A Closer Look at OUTPUT
Lots of people have used the
OUTPUT clause in an
DELETE statement, but many may not know just how flexible it is, and what hidden gems there are in the documentation. In this post we are going to look at two interesting and surprising use cases for the
For those of you that might not know how
OUTPUT works, let’s walk through a quick demo:
In the script we create a test database, create a table
MyGuid to store some data, and also a log table
MyGuid_Log to store historical records on what was changed in our table. At this point you have a few options to get the log table populated. You could implement a trigger on
MyGuid that inserts records into the log, but you could also use the
Based on this code, all 10,000 inserts will also be inserted into the
MyGuid_Log table as well as the newly updated records. We are accessing the new/updated records using the
Inserted psuedo-table provided by the
OUTPUT clause. This is similar to how you would interact with records in a trigger. When updating and deleting records you also have access to the
Deleted psuedo-table, allowing you to log both the current and previous state of a record if desired. It’s also important to note that you can insert into a table variable, or remove the
INTO portion of the statement completely and just return the output as a result set to be consumed.
A common command in the Linux world is the
tee command. What
tee allows you to do is pipe the output of a command to a file as well as the console. This same functionality can be implemented using multiple
OUTPUT clauses in a T-SQL statement. In this example we are going to update a few hundred records. When the update statement is run, not only will it update the MyGuid table but it will update a log table and also return the result of the update. This is accomplished by using two
This can be useful in cases where you need to do some logging but also need to know what records were just altered by a statement. In my example I am selecting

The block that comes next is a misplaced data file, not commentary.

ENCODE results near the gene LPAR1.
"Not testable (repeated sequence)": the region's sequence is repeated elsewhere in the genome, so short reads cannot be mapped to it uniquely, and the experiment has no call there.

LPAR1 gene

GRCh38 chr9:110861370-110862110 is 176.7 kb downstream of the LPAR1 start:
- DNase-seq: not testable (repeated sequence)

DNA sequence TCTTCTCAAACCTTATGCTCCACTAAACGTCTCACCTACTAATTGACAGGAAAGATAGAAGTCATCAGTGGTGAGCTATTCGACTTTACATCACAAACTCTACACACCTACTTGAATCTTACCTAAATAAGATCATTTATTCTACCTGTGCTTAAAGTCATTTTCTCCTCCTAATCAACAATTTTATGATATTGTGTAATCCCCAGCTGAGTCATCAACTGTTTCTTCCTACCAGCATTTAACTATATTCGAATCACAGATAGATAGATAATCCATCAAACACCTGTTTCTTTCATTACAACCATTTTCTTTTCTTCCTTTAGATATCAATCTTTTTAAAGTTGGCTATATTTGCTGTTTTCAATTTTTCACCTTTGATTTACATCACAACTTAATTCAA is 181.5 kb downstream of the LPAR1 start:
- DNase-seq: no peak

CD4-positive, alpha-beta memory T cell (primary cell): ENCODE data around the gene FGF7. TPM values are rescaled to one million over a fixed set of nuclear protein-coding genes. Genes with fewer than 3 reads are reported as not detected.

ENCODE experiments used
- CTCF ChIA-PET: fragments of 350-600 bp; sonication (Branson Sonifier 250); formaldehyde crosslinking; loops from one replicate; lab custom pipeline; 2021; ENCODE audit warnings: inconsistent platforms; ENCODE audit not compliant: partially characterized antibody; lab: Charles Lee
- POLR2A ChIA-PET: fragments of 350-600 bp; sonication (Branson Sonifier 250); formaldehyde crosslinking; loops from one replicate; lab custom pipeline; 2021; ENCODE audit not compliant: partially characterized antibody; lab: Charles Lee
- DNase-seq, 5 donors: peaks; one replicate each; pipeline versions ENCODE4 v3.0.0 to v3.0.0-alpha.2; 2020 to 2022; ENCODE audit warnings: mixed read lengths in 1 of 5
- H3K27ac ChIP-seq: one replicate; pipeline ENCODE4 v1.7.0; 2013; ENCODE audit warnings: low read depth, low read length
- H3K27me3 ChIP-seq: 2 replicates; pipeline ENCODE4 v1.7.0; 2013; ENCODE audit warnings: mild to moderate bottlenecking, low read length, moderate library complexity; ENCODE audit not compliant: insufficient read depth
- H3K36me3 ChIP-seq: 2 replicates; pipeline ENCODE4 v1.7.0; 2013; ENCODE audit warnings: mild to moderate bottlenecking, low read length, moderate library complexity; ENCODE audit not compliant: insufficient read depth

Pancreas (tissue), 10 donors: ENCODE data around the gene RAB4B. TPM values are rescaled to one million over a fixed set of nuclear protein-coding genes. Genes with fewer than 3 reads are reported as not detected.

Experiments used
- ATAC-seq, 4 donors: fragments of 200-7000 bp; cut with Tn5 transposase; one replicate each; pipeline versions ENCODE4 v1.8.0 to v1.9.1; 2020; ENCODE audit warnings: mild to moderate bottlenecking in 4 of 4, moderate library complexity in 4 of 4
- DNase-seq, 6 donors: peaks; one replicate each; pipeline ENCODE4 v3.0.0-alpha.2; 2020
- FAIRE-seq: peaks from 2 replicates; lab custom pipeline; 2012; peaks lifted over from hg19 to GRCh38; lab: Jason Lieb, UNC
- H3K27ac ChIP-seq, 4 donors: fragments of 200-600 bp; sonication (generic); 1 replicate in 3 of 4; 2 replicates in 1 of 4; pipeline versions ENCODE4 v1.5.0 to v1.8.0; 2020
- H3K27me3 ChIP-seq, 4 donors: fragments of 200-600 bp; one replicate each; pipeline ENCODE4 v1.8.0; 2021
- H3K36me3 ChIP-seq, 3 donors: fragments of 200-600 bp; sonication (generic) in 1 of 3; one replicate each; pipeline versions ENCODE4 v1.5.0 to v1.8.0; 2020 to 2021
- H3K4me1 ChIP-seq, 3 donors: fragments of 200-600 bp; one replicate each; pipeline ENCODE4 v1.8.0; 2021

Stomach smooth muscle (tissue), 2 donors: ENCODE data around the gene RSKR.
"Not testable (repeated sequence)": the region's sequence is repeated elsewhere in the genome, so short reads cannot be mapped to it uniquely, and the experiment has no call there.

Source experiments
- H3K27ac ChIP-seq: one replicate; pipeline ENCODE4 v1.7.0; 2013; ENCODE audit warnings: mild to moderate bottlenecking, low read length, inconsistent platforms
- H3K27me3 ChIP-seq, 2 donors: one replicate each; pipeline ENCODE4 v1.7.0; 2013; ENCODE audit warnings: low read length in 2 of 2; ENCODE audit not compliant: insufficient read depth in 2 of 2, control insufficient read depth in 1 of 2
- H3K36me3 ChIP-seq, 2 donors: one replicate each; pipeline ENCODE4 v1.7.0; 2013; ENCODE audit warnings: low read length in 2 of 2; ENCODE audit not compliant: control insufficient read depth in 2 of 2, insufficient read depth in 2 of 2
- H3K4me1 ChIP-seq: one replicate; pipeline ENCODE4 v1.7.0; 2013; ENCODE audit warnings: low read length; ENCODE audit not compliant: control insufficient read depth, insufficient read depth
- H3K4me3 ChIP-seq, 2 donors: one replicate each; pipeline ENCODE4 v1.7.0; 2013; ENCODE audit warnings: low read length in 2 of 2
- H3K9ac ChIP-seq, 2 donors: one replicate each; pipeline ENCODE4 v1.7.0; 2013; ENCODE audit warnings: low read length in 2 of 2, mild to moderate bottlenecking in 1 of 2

Inserted, but you could just as easily select the ID column only (or any column you need), and return that to the app making the call.
SELECT FROM … UPDATE?
While the “tee” functionality is useful, this next behavior took me by surprise. In this example we are going to illustrate how to nest an
UPDATE statement within an
INSERT statement as a sub-query. This feature of the
OUTPUT clause is discussed in Microsoft Docs, but because they chose to illustrate the concept using a
MERGE statement, it isn’t immediately obvious what it’s doing. In this script we are going to be working with some product inventory information. We will create an
ItemQty table to store item quantity information, an
Item table that store item details (just a name in this case), and an
Item_History table to store changes to an item.
Now we are going to populate our Item table with a few random string values (GUIDs), and then we will insert some item quantity data based on these items. We are going to use a “tally table” in this example just to generate some rows.
So far we have an
Item table full of some fake items, and an
ItemQty table full of item quantity values. Now we want to run a statement to update quantity, but we need to make sure that change gets logged in our history table. When we created the history table we included the
Item.ItemName column, as well as the old and new values for
ItemQty.Qty. Using a single T-SQL statement, and no triggers, we can update quantity while also inserting data from two different tables into a history table. Not only are we going to combine data from two tables, but we’ll also be making sure we are only inserting data when the quantity was actually changed. If the old and new quantity values are the same, nothing will be inserted.
Since we are treating the output of the
UPDATE statement as a table, we can filter that output, making sure we only get records that have changed. If we look at our history table, we should now see records where the quantity was changed:
One of the more interesting things about this method is the query plan. Based on some analysis using live query stats, the plan seems to stream the records into the history table as the updates occur. There are no intermediate objects created here, so unless your use case forces a merge join or another operation requiring sorting, your tempdb usage should be minimal. Here is the plan on my system (using SQL Operations Studio running against a SQL on Linux container):
Like anything else in SQL Server, you need to weigh the benefits of using any of the code above with how unfamiliar it might be to people that have to maintain it. With proper commenting you should be able to make it clear what you are trying to accomplish. There are a few restrictions when using
OUTPUT, so I would suggest reading through the full documentation to make sure you fully understand what you are getting into. Along with a full explanation of the restrictions, there are also a few other neat use cases proposed, like a queue implemented using
DELETE TOP(1) and